2014 saw the launch of South Africa’s own take on the budget smartphone. Early in the year (January 2014), MTN released their Steppa, while Vodacom released the Smart Kicka sometime in August. The units has a recommended retail price of R499 and R549, respectively, both claiming great market success with their entry level Android smartphones. Since then, however, MTN have stopped selling the Steppa, and replaced it with the R999 Steppa 2 in November. With the success of these smartphones amongst South Africans, it indicated that there is a market for low-cost options to the numerous high-end flagships there are out there.
Not to be left behind from this potential, Edcon, more known for its retail chains stores such as Edgars, Jet and CAN, also launched their own, sub-R1000 smartphone in South Africa, along with a few others across different categories. Unlike the previously mentioned devices, which ran the Android firmware, most of Edcon’s Verssed range are operated using Microsoft’s Windows Phone 8.1 OS. We take a look at the Verssed W.1, the first to be released from the new catalogue.
Build and Design
The first characteristic we have to take into account is that this is a budget handset, so users should not expect top of the line build quality, looks, and performance. With that in mind, the build quality of the unit isn’t what you’d consider as bad, but rather limited to the low-cost design. The front of the W.1 consists of a screen fitted with a single glass piece. The bezel, however, is quite large around the display. At the bottom there are three capacitive buttons (TFT capacitive touchscreen), the back key on the left, the search key on the right, and the Windows key in the middle. On the top you’ll find the front-facing camera, the proximity sensor, and the earpiece in the centre. All in all, when viewing the unit face on, it doesn’t have the look of something on a budget. The only trouble arises once you’ve started using it, with the screen susceptible to an awful amount of fingerprint smudge. It doesn’t help either that a simple wipe from your tshirt requires additional force to remove these smudges.
The sides and rear are made up of a single plastic cover, which has a smooth finish. It would have been more pleasing had there been some level of textured finish on the plastic for a more premium feel, but instead it feels underwhelming. The port and button position are similar to what you’d find on most Windows Phone devices, so nothing to report on that front. Removing the cover reveals the battery, SIM and SD card slots. The battery will have to be removed when inserting and removing the SIM.
Display and Performance
The W.1 has a 4” screen with an 800x480px resolution display. From a viewing perspective, the unit doesn’t do all that much to please the eye. In fact, although it has the same resolution as the first generation Samsung Galaxy S, it does not have the same brightness and colour depth. Instead, colours often appear slightly washed and not as crisp as one would hope, even when viewing more simple text. The remaining hardware consists of a Qualcomm Snapdragon 200 chipset, powered by a Dual-core 1.2GHz CPU, 512MB RAM, 4GB internal storage, 1400mAh battery, a 5MP rear facing camera, 0.3MP camera. The specs reasonably fall within the budget range, but if you do a comparison on the earlier Nokia Windows Phones devices, you’ll find it to be almost on par with the likes of the Nokia Lumia 800. Having conducted a number of performance tests, the unit held up with little to no lag. In addition, the battery tests also held up for periods of time, and under normal usage, users can easily achieve a full day’s charge. On occasion, I managed to reach two full days, but given that no real stress from heavy usage occurred during this two day period, there may be some bias.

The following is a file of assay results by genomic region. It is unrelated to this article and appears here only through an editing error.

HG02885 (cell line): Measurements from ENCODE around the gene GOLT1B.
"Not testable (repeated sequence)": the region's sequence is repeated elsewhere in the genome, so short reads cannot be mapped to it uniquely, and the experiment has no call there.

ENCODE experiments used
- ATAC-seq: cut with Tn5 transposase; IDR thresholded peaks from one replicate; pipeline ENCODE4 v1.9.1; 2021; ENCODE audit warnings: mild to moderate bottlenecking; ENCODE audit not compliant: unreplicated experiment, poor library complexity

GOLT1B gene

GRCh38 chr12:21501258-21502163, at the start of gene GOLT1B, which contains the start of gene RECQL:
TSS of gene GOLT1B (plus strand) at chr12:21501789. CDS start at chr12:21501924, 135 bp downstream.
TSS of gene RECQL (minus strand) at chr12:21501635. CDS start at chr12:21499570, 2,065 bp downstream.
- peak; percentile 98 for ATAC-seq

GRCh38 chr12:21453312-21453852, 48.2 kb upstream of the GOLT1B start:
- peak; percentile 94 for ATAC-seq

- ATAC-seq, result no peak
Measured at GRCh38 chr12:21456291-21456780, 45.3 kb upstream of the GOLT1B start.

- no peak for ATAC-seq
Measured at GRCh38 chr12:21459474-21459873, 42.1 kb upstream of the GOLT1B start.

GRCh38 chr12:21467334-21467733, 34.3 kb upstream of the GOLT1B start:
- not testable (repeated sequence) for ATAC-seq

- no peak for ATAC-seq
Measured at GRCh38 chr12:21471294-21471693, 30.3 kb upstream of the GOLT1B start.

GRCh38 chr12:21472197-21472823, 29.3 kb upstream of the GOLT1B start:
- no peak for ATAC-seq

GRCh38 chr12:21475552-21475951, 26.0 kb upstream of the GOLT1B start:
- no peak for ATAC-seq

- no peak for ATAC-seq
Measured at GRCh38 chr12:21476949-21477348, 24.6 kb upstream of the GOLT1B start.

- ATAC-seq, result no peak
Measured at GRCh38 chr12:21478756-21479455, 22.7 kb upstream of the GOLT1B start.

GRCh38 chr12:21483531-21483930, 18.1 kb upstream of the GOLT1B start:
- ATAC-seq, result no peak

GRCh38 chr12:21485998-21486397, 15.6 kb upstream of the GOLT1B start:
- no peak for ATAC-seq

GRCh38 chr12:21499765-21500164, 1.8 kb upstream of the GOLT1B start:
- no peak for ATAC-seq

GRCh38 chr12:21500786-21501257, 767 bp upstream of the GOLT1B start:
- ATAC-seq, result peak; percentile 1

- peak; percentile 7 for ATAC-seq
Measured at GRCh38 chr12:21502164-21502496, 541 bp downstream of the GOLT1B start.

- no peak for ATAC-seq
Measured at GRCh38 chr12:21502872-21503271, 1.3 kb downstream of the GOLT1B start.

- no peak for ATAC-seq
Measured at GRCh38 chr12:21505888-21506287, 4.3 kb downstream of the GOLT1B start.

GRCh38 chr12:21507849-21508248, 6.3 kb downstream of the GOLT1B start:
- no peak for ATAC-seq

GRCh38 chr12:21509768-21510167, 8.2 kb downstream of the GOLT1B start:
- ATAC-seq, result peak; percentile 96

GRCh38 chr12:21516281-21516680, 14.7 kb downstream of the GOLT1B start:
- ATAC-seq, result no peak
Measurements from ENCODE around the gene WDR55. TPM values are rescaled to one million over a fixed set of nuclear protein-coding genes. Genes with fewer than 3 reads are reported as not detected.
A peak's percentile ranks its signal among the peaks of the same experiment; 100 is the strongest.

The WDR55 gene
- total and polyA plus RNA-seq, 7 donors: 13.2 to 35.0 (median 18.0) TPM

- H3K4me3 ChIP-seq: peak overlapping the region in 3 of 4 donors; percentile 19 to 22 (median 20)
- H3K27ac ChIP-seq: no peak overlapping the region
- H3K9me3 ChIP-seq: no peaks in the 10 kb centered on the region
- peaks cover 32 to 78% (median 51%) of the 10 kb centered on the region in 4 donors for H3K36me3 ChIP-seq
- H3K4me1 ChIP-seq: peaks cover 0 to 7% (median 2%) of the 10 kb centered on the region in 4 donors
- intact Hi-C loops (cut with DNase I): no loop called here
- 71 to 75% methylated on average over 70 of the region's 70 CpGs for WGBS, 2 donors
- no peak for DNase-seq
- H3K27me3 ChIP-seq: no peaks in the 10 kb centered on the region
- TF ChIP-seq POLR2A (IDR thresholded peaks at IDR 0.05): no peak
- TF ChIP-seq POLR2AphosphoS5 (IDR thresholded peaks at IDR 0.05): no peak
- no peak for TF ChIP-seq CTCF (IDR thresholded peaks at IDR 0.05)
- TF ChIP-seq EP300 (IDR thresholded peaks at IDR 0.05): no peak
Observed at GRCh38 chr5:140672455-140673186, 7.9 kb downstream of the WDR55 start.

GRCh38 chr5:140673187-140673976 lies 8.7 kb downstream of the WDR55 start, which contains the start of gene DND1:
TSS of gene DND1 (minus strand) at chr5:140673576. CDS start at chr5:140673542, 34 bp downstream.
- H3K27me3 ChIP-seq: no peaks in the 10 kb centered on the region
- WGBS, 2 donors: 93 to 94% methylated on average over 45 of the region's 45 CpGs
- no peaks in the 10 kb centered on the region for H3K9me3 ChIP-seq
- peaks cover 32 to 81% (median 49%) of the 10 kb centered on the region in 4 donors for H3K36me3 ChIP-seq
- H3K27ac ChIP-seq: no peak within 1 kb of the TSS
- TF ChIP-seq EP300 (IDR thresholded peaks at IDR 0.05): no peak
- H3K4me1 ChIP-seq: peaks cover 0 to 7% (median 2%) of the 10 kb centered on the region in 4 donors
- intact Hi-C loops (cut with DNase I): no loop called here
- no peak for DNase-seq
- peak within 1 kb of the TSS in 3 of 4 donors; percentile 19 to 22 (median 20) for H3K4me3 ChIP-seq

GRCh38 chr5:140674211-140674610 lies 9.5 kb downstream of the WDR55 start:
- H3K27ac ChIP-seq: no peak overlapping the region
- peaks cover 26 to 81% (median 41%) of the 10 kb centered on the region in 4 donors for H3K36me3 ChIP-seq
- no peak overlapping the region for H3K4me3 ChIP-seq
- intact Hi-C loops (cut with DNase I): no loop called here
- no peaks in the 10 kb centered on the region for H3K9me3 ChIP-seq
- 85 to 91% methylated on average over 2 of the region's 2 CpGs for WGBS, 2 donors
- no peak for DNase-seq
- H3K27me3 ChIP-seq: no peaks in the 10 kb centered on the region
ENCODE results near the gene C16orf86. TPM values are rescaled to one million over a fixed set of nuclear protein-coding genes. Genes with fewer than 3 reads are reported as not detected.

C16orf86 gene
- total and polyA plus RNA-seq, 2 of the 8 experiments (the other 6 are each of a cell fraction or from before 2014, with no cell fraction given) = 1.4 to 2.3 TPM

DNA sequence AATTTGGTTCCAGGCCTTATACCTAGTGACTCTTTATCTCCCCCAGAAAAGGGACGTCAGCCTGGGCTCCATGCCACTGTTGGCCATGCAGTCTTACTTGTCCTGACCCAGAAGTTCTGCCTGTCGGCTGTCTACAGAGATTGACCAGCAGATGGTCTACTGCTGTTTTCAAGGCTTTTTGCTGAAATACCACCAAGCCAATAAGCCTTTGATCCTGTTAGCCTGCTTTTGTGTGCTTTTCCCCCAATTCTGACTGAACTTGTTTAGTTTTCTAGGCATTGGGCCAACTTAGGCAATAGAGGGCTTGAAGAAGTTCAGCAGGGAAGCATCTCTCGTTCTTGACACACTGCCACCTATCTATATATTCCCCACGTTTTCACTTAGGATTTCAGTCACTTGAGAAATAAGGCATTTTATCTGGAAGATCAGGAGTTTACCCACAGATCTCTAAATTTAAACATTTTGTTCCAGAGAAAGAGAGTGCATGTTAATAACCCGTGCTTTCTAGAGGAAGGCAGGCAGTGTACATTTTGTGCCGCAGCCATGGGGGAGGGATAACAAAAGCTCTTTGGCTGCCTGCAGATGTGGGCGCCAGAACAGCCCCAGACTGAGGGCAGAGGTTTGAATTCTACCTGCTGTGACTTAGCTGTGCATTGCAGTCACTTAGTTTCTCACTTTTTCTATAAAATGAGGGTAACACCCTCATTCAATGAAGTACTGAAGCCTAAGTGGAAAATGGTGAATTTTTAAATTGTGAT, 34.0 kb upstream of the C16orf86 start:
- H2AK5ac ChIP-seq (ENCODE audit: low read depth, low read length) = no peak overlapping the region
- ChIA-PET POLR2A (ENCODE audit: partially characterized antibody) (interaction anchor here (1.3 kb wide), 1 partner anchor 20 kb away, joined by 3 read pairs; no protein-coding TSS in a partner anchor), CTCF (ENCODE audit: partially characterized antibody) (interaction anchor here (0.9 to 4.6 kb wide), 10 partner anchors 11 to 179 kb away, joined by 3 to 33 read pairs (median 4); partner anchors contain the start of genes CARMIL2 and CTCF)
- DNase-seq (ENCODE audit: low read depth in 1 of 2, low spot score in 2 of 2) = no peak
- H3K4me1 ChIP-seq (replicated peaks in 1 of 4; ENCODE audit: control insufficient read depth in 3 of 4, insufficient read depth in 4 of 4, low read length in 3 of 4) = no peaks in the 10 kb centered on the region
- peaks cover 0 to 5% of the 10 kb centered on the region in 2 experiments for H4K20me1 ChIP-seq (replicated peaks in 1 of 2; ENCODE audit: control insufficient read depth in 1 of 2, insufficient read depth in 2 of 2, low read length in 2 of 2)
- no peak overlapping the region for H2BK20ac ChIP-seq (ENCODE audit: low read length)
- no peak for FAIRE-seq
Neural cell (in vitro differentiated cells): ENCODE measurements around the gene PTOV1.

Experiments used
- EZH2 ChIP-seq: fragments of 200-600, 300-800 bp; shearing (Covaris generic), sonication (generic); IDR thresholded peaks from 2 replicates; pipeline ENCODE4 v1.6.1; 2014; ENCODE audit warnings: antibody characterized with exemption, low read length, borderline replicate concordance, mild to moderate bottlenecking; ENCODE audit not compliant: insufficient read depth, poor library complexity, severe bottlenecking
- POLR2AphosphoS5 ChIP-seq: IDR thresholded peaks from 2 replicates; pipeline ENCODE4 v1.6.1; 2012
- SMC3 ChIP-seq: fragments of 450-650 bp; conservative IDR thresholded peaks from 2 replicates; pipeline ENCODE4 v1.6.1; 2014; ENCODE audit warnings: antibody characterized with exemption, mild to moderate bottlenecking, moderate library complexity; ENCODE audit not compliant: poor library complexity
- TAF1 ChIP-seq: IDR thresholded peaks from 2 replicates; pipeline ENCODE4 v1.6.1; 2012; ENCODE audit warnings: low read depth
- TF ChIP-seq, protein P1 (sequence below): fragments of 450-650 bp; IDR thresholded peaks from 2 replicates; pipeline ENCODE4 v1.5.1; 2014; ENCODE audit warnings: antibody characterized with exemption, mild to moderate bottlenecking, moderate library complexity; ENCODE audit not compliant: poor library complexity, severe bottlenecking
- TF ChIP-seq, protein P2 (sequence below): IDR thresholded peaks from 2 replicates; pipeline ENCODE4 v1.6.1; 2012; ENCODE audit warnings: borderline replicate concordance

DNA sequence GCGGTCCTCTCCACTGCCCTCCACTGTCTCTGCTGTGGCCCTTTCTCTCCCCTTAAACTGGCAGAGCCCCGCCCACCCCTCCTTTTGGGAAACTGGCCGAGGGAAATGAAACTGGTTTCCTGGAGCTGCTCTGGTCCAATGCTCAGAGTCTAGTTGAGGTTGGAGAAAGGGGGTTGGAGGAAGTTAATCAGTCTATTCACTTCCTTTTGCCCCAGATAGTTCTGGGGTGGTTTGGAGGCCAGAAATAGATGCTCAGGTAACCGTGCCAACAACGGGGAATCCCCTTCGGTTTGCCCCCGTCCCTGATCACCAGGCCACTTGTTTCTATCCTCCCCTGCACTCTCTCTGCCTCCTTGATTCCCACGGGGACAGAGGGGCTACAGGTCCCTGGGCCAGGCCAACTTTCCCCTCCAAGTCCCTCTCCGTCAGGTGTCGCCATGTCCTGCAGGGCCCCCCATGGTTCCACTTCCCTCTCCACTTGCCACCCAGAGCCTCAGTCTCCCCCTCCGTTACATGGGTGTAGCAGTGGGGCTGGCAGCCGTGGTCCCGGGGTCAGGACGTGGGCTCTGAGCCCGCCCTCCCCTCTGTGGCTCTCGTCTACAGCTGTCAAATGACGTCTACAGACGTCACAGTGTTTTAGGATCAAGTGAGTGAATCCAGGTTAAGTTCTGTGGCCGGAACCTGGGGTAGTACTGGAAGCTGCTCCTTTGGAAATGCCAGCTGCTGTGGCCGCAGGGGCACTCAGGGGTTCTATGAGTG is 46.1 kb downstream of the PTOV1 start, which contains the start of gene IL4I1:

It was reported earlier that the unit would support dual-SIM, but this was quickly squashed at the launch. Instead of, then, having two impressive aspects to look forward to, there remains just one. That being that the unit includes an HSPA+ radio, which is capable of up 42Mbps connectivity. This is quite ideal when browsing, watching videos, and the likes, as users should not expect any lag due to a poor connection. While the dual-SIM capability is missing, there has been an increased desire for dual-SIM smartphones, which has become very popular among users of low-budget devices, and it would have been great to have seen it fitted to the W.1. The unit on sale exclusively at any Edcon Store, that being Edgars, Edgars Active, Jet and CNA. In addition, the W.1 will be sold alongside a Vodacom SIM that is said to include a preloaded, once-off data bundle with the Starter Pack.
When considering the Verssed W.1 it is not a great phone. That being said, it is great for its price bracket, and has already found some traction in today’s market. Compared against the Nokia Lumia 800, although it itself was released in late 2011, and which sold at a price range between R4,000 and R5,000 at the time, the W.1 is a tempting offer. Seeing as many Edcon customers already enjoy the benefits of having an account with the group, it seems almost a certainty that the allure created for any Verssed device would be even greater. Without considering the hardware and specifications, the use and full integration of Windows Phone 8.1 makes this a very practical device. While all the tests conducted passed, one can only hope that over an extended period of time the same level of operations is maintained.
We are hoping to get our hands on the Verssed PLATINUM VP.1, which sells for the same R899.90 price. At first glance and comparisons, the VP.1 appears to be the same phone, with the same hardware, just a different operating system, Android 4.3.